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Civil Works Business Intelligence: Modernizing and Integrating U.S. Army Corps of Engineers Data Management and Analysis

Published Feb. 24, 2020
CWBI Graphic

CWBI Graphic

ALEXANDRIA, VIRGINIA.   The collection, organization, accessibility, and interpretation of large sets of data are foundational to many of the major U.S. Army Corps of Engineers’ (USACE) decisions and actions across its many business lines.  These data sets include performance and traffic volumes at USACE locks and the nation’s ports, cargo statistics of barges (inland waterways and ports, both domestic and international), statistics regarding uses and visitor days at USACE recreational sites, flood loss damages prevented by USACE levees, amounts and value of hydropower generated at USACE hydroelectric power facilities, and other information across USACE’s Civil Works program.

The increasing speed and computing capacity of computers, more sophisticated and powerful systems for storing and managing data (especially Cloud-based services), and widespread, routine use of smaller devices (e.g., tablets and smart phones) for collecting and sharing data present challenges and opportunities for large, data-driven federal agencies like USACE. 

A significant ongoing initiative supported by USACE’s Institute for Water Resources (IWR) is its Civil Works Business Intelligence (CWBI) effort.  Begun in the early 2010s with USACE senior leadership endorsement in 2018 of a CWBI Strategic Plan, CWBI aims to provide multiple benefits to USACE data management, decision making, and interfaces with project users and the public.  These include ensuring cybersecurity best practices and standards, ease of data entry and visualization (including data entry by USACE project users from the private sector), more efficient use of InfoTech funding, reduced administrative, reporting, and operations and maintenance (O&M) costs, and stronger decision support capacity. 

The CWBI initiative provides considerable potential for data analysis and decision support.  CWBI is transitioning toward a Cloud-based platform that integrates data from multiple USACE business lines into a single framework.  The data is standardized and provides useful information on intra-sectoral linkages (such as data on dredging, vessels, cargo, lock performance), and broader connections (such as connecting navigation data with multi-modal transport systems).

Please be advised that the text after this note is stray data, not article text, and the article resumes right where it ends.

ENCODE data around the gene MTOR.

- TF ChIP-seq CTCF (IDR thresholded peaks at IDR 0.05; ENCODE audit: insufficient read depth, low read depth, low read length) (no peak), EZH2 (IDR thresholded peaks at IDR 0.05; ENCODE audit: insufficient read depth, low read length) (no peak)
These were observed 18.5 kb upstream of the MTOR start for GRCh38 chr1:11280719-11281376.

Improved data linkages and enhanced spatial analysis capacity across the entire agency have great potential to provide useful analysis and output to support systems-based decisions.  Examples include integrated water resources management, watershed-scale assessment, and trade-off assessments across water sectors.  The CWBI platform merges geospatially-enabled data with decision support applications.  CWBI also contains powerful visualization capacities that should prove valuable to USACE analysts, as well as those involved in public outreach and education efforts designed to improve knowledge of USACE programs, infrastructure, and decision processes.

Longer-term goals for the CWBI initiative include more efficient and better managed databases for all USACE business lines, continued database migration to the Cloud, better integration of USACE data with data from the private sector and other government agencies, and a stronger foundation for the agency’s analytical and forecasting capacities.

An overarching perspective of the CWBI program is a vision and means toward greater efficiencies, innovation, better decisions, and new collaborations for the US Army Corps of Engineers.

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